Switch to Toyota tow tractor helps Histon Sweet Spreads to be a good neighbour

Switch to Toyota tow tractor helps Histon Sweet Spreads to be a good neighbour

Histon Sweet Spreads Ltd (part of the Hain Daniels Group) produces some of the country’s best known preserve brands, including such staples of the British breakfast table as Robertson’s ‘Golden Shred’ marmalade and Hartley’s jam.

The company’s production facility in Cambridgeshire is in operation 24/7 and some one million cases – or 1500 tonnes ­– of product is manufactured at the site each and every week.

With residential property bordering the busy operation Histon Sweet Spreads go to great lengths to minimise the amount of noise generated by arriving and departing delivery vehicles and other essential activities that might disturb or disrupt their neighbours.

“A certain amount of noise from commercial or industrial premises is to be expected but we have always been very aware of the fact that excessive or unreasonable sound could constitute a problem for the people that live in the houses nearby, especially if the noise continues through the night,” explains Danny Ivatt, Histon Sweet Spreads’ Site Services and FLT Supervisor.

When a resident of one of the domestic properties that adjoin the production site’s boundary drew Histon’s attention to the noise created by a lift truck that uses an unmade road to shuttle between different areas of the site, Histon Sweet Spreads immediately set about finding a way to nullify the problem.

The company consulted its long-term materials handling equipment provider Toyota Material Handling (UK) for a solution.

Studies undertaken by Toyota highlighted that it took the lift truck six minutes to cover the distance between the site’s ‘jelly line’ and the finished goods warehouse. Once a pallet of ‘jelly’ had been deposited within the finished goods store, the forklift made the return journey – which involved another six minutes of travel time.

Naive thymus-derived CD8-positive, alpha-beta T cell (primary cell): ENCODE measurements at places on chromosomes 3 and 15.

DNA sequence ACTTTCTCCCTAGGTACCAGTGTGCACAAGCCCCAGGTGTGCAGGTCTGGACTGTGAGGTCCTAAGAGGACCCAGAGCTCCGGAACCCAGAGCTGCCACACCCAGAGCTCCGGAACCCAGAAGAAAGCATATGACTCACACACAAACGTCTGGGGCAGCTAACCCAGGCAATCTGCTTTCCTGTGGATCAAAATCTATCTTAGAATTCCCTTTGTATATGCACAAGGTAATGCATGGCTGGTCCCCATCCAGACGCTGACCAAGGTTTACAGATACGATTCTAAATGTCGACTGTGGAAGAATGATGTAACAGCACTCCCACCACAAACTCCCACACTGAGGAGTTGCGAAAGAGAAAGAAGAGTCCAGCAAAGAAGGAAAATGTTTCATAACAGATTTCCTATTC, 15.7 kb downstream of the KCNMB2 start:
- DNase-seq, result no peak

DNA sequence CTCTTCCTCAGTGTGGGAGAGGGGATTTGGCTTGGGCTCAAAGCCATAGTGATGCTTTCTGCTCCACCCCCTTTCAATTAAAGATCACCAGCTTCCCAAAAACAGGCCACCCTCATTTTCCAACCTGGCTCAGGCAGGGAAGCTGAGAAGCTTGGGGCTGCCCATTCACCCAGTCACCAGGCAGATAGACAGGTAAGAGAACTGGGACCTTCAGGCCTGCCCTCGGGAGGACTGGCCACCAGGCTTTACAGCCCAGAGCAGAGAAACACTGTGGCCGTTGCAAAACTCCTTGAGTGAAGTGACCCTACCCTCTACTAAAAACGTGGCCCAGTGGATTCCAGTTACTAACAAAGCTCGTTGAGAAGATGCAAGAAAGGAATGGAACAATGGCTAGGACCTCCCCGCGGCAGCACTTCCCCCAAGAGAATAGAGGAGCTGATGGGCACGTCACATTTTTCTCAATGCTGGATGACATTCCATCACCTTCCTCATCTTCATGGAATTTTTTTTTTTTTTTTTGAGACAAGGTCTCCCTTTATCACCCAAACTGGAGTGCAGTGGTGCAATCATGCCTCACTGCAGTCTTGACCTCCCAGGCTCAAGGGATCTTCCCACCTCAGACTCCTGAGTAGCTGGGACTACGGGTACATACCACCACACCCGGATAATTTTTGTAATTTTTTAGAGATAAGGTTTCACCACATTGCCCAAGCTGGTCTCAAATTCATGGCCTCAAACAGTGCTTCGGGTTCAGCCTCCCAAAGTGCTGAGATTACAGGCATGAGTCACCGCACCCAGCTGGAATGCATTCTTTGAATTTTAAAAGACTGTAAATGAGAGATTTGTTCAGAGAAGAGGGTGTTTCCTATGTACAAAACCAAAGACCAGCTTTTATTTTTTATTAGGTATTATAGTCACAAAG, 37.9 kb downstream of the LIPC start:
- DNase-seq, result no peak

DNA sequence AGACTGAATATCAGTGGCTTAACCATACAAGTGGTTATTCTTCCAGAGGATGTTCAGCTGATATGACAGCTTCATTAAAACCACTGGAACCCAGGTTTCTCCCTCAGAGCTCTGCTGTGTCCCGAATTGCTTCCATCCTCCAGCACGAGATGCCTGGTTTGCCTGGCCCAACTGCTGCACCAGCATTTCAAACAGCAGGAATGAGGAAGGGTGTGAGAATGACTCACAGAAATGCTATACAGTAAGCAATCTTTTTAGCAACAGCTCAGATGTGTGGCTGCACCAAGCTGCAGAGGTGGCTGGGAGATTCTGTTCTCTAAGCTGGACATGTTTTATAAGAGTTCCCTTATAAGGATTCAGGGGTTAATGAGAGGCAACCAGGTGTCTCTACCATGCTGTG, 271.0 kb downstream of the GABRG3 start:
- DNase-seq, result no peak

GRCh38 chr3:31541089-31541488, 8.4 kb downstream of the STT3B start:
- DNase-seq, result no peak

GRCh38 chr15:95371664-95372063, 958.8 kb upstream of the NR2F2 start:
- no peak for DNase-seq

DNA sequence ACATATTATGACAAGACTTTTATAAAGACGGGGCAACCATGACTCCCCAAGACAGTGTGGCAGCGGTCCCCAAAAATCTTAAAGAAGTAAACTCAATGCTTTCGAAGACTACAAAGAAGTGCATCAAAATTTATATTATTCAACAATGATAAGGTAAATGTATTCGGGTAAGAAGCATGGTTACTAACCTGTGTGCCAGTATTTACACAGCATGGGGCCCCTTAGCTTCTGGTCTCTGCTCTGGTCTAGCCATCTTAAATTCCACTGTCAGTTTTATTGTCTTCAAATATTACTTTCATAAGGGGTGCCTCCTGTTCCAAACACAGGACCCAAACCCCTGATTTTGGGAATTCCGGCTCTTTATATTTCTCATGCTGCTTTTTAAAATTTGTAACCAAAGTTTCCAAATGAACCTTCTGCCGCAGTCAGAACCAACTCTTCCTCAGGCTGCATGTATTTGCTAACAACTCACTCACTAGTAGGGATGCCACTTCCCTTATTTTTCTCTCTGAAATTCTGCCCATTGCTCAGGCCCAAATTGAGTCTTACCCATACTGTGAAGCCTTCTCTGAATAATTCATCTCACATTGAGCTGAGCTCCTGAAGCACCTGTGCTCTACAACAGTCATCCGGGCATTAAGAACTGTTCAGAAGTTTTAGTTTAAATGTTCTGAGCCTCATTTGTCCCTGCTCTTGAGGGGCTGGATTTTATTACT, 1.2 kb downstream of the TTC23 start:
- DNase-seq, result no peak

With loads coming off of the ‘jelly line’ at a rate of 5 or 6 per hour the lift truck’s 12 minute return trip to the storage unit and back via the rough surface of the road often meant the truck operator was up against the clock.

Toyota recommended replacing the forklift with a tow tractor. Because a tow tractor fitted with a trailer allows several loads to be transported by one vehicle, the number of journeys between the ‘jelly line’ and the finished goods store has been cut to one every hour, instead of the five or six 12 minute forklift trips that had previously been necessary. 

Furthermore, an immediate noise reduction dividend comes courtesy of the elimination of the sound produced when the forklift’s mast is raised or lowered, due to the simple fact that a tow tractor doesn’t have a mast!

The tow tractor supplied is a Simai 4-wheel sit-in model with an 8-tonne capacity. The electric-powered machine’s robust design is better suited to the terrain of the unmade link road than the fork truck, which means Histon’s monthly service costs have been reduced. 

And, because the tow tractor is only required to make one return trip per hour, it is also being used to manage the movement of waste and empty raw material barrels around the site. This has allowed Histon to cut the number of hours each of the six trucks in its gas-powered counterbalanced forklift fleet has to work in and around the yard area – further reducing noise pollution.

Toyota report that, driven by changing manufacturing trends, sales of tow tractors are increasing across its business.

“Many manufacturing companies are reconfiguring their internal logistics systems to maximise efficiency of lineside parts delivery processes,” says Toyota Material Handling Senior Sales Executive, Ronnie Finney.

He continues: “In a lot of cases, manufacturers are adopting the ‘milk run’ principle as the most efficient way of getting parts to the production line. This involves delivery of parts on a defined route around the factory, often to a set timetable.”

 “In simple terms, tow tractors leave the warehouse with a full load of parts. They drop off a full SKU of parts at the production line and take-away an empty SKU for replenishment. This system was first used in the automotive sector but is being adopted by smaller companies across a range of industries as the ‘scheduled’ parts delivery service approach gives greater structure to the production process.”